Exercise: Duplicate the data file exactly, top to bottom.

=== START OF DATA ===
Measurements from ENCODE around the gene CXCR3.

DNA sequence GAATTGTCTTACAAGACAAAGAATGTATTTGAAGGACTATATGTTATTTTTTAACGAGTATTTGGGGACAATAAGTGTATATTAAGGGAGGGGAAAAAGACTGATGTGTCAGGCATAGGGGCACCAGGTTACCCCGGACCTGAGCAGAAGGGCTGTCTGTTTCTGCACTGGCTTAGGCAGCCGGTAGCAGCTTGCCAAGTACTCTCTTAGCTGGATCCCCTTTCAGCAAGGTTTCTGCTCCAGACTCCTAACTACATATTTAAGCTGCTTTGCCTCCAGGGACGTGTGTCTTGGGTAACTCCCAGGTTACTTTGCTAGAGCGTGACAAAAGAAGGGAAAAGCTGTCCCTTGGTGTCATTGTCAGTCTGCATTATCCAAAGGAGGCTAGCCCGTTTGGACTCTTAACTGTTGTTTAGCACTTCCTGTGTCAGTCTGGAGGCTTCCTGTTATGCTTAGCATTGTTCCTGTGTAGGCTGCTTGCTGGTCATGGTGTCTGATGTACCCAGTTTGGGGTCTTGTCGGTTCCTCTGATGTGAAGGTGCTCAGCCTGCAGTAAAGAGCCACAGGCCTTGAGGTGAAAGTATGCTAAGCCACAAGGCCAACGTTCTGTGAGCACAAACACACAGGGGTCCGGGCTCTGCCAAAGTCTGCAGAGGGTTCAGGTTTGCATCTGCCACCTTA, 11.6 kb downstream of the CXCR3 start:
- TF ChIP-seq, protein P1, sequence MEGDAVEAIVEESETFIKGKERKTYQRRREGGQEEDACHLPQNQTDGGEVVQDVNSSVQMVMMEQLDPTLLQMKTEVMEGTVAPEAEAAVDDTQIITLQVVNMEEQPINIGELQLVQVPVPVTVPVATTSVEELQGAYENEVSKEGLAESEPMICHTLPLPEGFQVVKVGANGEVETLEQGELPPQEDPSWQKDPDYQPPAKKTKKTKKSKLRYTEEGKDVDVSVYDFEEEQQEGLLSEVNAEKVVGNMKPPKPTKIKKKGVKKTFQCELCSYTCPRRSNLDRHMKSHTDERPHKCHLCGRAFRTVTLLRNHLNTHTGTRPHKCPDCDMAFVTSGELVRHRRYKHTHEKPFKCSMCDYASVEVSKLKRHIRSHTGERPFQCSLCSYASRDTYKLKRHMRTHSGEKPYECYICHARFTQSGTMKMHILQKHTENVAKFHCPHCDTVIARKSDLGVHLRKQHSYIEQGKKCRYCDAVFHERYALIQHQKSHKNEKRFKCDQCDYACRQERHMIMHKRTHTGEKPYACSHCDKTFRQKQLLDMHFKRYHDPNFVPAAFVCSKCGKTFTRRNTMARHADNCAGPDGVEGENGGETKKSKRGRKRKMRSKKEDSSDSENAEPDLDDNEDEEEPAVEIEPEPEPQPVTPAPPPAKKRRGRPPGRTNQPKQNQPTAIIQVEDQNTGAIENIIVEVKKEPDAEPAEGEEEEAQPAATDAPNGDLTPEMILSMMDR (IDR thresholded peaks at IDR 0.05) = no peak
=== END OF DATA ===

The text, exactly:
Measurements from ENCODE around the gene CXCR3.

DNA sequence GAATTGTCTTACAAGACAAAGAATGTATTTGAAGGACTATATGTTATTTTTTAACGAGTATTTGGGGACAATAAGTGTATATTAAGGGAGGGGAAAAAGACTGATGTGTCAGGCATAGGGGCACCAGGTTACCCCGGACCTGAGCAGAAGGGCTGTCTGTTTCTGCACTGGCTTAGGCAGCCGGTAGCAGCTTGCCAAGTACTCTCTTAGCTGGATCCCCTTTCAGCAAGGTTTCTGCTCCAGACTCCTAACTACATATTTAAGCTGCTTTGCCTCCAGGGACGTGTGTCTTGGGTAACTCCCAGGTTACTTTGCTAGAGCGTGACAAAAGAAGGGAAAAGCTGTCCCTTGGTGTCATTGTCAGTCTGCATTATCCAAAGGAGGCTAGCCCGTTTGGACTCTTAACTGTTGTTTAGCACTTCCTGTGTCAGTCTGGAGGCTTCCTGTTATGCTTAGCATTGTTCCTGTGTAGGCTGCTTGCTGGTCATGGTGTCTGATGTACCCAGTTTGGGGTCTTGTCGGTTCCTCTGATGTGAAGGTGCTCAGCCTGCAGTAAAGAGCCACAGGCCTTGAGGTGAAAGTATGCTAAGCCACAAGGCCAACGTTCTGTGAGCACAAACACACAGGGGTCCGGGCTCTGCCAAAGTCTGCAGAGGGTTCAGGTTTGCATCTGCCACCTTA, 11.6 kb downstream of the CXCR3 start:
- TF ChIP-seq, protein P1, sequence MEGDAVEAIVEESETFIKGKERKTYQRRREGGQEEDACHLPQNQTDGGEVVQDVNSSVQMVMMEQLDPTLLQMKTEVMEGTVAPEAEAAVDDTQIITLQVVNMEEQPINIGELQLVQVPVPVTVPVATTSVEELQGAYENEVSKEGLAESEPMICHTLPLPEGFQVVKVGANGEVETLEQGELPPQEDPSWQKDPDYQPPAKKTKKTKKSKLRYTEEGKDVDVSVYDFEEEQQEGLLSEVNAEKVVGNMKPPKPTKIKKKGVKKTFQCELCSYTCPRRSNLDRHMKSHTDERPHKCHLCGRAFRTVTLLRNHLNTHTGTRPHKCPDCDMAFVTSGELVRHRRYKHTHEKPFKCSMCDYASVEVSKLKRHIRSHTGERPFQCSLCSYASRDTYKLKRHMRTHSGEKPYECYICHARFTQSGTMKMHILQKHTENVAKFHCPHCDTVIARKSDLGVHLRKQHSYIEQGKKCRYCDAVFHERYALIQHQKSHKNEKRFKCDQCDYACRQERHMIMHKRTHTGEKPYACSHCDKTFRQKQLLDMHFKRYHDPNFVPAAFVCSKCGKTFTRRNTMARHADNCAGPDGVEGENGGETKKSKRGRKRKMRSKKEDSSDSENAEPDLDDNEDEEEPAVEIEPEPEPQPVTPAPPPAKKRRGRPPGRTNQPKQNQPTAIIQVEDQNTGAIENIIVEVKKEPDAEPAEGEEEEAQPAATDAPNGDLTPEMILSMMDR (IDR thresholded peaks at IDR 0.05) = no peak